Toronto mayor sends letter to MPPs urging reversal of child care cuts
Child-care centres were told in mid-April that funding that covers increasing labour costs would be cut without passing on those costs to parents
Toronto Mayor John Tory is urging Ontario’s government to reverse what he calls “unilateral, retroactive” cuts to child-care funding, which he says will hurt families and strain the province’s labour market.
Tory has sent a letter to each of the 11 Progressive Conservative MPPs who represent ridings in his city, asking them to request that Education Minister Lisa Thompson reverse the changes.
He says the cuts will result in a nearly $85-million reduction to the city’s child-care budget and the cancellation of 6,166 subsidies for families who can’t afford child care on their own.
The province told child-care centres in mid-April it would be shutting down a fund that helped operators cover increasing labour costs without passing on those costs to parents.
A memo from the government told operators that funding ended as of March 31, and any money that flowed to operators after that date would be “recovered.”
In a news release Saturday, Tory says the province’s move will force more new parents to stay home, putting strain on the social safety net and the labour market.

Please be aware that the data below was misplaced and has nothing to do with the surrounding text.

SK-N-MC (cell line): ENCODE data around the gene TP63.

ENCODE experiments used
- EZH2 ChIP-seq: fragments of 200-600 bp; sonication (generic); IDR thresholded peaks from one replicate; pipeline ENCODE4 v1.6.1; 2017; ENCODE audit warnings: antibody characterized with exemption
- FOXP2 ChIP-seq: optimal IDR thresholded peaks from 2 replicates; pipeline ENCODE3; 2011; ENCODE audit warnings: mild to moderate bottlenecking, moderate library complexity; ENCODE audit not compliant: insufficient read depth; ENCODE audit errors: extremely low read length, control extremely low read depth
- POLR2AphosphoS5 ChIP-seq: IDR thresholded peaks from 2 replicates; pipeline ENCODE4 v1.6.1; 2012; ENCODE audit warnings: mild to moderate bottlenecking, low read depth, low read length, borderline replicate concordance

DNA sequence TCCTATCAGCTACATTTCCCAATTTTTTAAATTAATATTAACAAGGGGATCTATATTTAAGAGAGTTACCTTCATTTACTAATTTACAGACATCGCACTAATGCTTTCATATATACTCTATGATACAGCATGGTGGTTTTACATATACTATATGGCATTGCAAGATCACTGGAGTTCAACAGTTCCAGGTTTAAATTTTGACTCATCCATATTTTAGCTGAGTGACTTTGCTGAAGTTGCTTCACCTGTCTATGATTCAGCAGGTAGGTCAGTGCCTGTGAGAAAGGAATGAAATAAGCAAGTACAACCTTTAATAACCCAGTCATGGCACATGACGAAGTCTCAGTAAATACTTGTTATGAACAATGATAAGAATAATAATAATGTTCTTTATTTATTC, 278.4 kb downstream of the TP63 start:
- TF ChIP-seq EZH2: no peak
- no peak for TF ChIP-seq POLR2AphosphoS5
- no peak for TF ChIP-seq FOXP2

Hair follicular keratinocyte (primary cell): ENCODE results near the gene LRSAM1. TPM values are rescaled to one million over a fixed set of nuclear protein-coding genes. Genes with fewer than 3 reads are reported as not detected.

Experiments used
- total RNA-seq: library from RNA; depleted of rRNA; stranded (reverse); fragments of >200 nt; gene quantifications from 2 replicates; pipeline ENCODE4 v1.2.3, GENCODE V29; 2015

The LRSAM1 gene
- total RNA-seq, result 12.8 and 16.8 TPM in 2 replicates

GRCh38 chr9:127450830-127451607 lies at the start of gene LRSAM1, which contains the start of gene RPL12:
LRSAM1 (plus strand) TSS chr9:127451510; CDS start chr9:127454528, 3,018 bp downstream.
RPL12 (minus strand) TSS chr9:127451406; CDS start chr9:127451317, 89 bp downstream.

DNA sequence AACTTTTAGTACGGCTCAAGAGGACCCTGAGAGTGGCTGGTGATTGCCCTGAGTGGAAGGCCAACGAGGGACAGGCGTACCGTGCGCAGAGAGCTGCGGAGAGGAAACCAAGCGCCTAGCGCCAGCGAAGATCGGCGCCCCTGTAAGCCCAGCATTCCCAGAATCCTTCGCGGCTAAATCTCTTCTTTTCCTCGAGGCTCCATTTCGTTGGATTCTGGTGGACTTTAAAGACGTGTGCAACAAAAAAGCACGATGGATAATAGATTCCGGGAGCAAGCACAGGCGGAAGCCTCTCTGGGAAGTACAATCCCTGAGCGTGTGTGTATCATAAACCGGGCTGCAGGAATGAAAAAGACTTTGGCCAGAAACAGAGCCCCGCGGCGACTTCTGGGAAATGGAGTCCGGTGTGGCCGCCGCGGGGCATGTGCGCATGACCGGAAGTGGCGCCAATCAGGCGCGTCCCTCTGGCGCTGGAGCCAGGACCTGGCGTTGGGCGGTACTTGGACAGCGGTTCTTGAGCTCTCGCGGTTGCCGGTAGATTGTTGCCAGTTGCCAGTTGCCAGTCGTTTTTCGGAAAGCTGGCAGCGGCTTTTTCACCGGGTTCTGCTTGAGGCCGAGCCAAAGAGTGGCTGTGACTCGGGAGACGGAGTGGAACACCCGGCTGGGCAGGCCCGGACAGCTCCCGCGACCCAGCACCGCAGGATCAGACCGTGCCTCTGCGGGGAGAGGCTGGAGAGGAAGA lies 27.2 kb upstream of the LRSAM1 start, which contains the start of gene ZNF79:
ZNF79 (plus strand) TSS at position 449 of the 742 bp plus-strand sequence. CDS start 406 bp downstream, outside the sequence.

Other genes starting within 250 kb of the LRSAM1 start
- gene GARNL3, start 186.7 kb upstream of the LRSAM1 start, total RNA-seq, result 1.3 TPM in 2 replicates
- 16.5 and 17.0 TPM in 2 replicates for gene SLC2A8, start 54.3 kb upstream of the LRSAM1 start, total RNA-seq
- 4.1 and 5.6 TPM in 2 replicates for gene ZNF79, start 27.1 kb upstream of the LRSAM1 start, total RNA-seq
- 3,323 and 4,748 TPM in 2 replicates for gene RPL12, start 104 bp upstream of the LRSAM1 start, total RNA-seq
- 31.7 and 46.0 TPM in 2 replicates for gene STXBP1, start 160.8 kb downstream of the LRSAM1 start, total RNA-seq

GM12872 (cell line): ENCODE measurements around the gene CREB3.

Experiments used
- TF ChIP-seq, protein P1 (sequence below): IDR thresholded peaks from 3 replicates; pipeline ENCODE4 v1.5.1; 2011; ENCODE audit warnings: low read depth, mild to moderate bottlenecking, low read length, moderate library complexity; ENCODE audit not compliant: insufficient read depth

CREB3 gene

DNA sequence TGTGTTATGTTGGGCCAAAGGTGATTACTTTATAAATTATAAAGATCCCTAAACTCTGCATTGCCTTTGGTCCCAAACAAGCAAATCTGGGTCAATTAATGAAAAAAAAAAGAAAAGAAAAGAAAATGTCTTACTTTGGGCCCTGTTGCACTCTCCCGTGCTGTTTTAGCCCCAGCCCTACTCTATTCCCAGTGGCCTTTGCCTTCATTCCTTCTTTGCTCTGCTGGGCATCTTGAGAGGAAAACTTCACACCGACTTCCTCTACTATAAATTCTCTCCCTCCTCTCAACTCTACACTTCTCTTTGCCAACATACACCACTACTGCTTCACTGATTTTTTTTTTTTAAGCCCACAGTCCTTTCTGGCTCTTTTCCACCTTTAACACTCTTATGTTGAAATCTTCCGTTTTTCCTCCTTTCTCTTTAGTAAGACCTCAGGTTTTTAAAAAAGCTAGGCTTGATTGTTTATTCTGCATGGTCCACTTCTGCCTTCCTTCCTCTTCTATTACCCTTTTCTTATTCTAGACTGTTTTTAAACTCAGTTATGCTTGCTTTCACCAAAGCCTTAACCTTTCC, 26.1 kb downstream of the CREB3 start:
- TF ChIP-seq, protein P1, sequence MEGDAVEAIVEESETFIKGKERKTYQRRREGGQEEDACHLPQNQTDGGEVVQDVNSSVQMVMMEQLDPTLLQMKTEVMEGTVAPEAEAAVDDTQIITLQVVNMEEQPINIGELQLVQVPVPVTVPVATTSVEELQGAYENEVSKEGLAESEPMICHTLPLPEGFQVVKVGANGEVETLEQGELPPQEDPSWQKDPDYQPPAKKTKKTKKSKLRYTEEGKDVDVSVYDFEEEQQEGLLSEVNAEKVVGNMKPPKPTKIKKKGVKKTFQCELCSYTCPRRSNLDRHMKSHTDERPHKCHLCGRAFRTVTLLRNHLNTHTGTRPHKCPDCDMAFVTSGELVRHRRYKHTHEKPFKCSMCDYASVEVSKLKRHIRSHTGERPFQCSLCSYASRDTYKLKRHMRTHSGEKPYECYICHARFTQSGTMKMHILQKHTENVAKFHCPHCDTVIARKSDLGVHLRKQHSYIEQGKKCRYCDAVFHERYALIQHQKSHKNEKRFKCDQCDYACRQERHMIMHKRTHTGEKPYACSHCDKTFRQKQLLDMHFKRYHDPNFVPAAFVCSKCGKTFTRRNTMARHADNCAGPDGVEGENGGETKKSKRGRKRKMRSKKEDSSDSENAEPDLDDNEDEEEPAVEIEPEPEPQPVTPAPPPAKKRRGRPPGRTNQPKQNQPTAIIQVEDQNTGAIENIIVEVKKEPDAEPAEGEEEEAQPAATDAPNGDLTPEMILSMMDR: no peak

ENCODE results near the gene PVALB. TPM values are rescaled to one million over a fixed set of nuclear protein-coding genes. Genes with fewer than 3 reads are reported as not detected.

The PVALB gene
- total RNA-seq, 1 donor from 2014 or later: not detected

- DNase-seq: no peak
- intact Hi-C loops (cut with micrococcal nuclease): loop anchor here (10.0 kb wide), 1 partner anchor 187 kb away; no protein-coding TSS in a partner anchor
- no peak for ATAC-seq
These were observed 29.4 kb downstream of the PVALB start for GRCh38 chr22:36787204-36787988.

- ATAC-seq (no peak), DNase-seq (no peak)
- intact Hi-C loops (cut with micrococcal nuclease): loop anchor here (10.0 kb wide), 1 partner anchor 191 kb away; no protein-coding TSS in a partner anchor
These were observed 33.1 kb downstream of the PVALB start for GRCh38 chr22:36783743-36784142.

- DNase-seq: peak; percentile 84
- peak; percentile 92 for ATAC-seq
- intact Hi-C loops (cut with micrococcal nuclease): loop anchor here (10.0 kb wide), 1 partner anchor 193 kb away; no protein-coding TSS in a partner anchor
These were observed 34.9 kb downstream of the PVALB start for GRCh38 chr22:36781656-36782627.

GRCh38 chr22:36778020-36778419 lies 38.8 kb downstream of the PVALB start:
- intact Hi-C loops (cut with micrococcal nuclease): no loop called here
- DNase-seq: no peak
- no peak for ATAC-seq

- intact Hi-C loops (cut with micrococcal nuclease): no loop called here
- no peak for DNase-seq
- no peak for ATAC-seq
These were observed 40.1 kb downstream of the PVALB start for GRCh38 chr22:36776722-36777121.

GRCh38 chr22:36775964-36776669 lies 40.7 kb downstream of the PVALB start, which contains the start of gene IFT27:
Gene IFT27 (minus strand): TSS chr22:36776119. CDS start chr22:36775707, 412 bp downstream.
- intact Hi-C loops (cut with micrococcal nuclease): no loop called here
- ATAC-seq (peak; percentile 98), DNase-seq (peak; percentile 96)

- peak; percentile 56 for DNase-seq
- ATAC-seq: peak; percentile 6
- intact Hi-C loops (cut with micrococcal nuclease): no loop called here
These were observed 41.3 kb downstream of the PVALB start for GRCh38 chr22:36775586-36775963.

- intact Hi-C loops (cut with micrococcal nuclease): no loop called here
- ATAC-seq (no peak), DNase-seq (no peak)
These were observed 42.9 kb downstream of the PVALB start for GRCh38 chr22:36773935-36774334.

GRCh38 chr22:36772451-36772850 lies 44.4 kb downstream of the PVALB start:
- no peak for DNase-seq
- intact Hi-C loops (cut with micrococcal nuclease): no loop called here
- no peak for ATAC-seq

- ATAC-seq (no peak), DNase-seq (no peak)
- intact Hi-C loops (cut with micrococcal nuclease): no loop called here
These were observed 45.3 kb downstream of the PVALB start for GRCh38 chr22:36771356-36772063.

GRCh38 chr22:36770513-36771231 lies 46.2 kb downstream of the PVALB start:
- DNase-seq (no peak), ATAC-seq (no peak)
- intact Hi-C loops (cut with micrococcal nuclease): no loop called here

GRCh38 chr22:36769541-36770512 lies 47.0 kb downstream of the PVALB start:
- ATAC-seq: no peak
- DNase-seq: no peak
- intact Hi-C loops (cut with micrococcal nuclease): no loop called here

“The PC MPPs elected in ridings here in our city did not seek or receive any mandate from voters to cut child care,” Tory said in the release.
“I will keep making the case and urging residents to tell their MPPs that these unilateral, retroactive cuts to child care will hurt families in the neighbourhoods they represent and threaten Toronto’s prosperity.”
In a sample letter provided along with the release, Tory tells York Centre MPP Roman Baber that 1,075 subsidized child-care spaces in his riding are in jeopardy, with 597 children already on a waiting list for subsidies.
“I am asking you as a member of the government caucus to request that the minister of education reverse this decision, and restore funding to families in need of affordable, accessible child care,” Tory writes.
Neither Baber nor Thompson immediately responded to a request for comment.
When asked about the funding cancellation earlier this month, Thompson touted the government’s recently announced child-care tax credit.
“When we take a look and drill down a little bit deeper, the supports for the parents that they need will still be in place,” she said.